Rehana K. Leak, Lili Zhang, R. Anne Stetler, Zhongfang Weng, Peiying Li, G. Brandon Atkins, Yanqin Gao and Jun Chen Pages 325 - 337 ( 13 )
Loss of integrity of the blood-brain barrier (BBB) in stroke victims initiates a devastating cascade of events including extravasation of blood-borne molecules, water, and inflammatory cells deep into brain parenchyma. Thus, it is important to identify mechanisms by which BBB integrity can be maintained in the face of ischemic injury in experimental stroke. We previously demonstrated that the phylogenetically conserved small heat shock protein 27 (HSP27) protects against transient middle cerebral artery occlusion (tMCAO). Here we show that HSP27 transgenic overexpression also maintains the integrity of the BBB in mice subjected to tMCAO. Extravasation of endogenous IgG antibodies and exogenous FITC-albumin into the brain following tMCAO was reduced in transgenic mice, as was total brain water content. HSP27 overexpression abolished the appearance of TUNEL-positive profiles in microvessel walls. Transgenics also exhibited less loss of microvessel proteins following tMCAO. Notably, primary endothelial cell cultures were rescued from oxygen-glucose deprivation (OGD) by lentiviral HSP27 overexpression according to four viability assays, supporting a direct effect on this cell type. Finally, HSP27 overexpression reduced the appearance of neutrophils in the brain and inhibited the secretion of five cytokines. These findings reveal a novel role for HSP27 in attenuating ischemia/reperfusion injury - the maintenance of BBB integrity. Endogenous upregulation of HSP27 after ischemia in wild-type animals may exert similar protective functions and warrants further investigation. Exogenous enhancement of HSP27 by rational drug design may lead to future therapies against a host of injuries, including but not limited to a harmful breach in brain vasculature.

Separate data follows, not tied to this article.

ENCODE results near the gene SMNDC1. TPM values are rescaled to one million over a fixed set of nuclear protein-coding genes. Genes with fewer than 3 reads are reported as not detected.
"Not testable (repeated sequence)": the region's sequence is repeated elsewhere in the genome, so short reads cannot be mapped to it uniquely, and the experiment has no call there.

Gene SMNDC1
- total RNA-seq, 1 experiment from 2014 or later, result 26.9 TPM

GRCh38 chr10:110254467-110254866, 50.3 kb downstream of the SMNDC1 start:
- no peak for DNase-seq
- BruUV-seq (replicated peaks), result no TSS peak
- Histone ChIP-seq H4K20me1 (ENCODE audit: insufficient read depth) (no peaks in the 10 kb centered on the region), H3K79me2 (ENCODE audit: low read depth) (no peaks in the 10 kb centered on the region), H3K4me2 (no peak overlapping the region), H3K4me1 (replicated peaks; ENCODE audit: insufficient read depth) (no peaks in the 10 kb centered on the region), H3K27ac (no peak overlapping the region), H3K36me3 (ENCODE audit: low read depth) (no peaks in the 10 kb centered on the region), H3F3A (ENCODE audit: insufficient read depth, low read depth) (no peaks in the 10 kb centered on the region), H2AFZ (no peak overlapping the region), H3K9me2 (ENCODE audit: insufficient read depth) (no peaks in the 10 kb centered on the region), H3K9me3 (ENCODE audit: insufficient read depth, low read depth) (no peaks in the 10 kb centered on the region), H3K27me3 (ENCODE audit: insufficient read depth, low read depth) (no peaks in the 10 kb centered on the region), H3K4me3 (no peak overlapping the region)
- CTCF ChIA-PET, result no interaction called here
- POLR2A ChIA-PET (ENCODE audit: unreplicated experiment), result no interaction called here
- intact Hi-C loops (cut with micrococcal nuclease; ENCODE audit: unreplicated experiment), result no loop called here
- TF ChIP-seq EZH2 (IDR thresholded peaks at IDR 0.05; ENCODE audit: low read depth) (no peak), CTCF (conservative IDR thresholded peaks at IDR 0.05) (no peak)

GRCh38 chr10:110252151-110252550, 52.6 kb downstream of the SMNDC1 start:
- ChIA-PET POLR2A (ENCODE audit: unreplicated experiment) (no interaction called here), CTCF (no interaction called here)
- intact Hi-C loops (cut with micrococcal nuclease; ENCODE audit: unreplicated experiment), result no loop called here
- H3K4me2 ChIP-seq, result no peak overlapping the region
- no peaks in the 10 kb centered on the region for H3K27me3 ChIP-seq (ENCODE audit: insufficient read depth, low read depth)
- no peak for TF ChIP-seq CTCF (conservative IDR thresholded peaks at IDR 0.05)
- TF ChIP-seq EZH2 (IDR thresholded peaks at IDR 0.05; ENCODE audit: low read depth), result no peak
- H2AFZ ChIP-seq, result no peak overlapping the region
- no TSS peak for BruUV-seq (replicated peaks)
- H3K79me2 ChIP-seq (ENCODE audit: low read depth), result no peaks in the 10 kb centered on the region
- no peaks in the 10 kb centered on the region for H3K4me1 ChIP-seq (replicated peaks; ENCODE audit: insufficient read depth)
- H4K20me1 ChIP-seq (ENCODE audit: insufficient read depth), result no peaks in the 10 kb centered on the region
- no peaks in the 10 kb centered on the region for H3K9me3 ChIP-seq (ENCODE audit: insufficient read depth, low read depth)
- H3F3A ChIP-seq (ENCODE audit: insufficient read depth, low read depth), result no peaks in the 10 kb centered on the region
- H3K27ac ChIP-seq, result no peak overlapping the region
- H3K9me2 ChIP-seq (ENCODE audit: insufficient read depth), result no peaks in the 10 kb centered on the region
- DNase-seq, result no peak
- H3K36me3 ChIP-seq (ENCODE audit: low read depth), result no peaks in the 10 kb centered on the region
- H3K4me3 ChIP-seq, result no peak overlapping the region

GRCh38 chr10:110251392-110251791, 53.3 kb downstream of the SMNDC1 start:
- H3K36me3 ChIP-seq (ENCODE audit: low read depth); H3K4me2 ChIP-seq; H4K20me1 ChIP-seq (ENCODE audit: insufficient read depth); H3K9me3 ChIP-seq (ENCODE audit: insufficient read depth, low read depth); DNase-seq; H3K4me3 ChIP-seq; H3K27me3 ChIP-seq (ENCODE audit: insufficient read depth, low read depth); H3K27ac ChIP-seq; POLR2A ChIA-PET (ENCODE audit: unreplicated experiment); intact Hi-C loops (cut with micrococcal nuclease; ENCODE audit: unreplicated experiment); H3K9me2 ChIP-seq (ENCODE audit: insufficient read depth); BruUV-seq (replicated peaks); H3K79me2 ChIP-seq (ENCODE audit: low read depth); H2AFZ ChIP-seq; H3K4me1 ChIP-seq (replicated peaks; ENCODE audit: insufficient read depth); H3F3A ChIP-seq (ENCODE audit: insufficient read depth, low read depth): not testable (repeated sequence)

Endothelial cell, heat shock protein, HSP25, HSPB1, microvessel, stroke, tight junction, vascular.
(Jun Chen) Department of Neurology, S507 Biomedical Science Tower, University of Pittsburgh, Pittsburgh PA 15213, USA.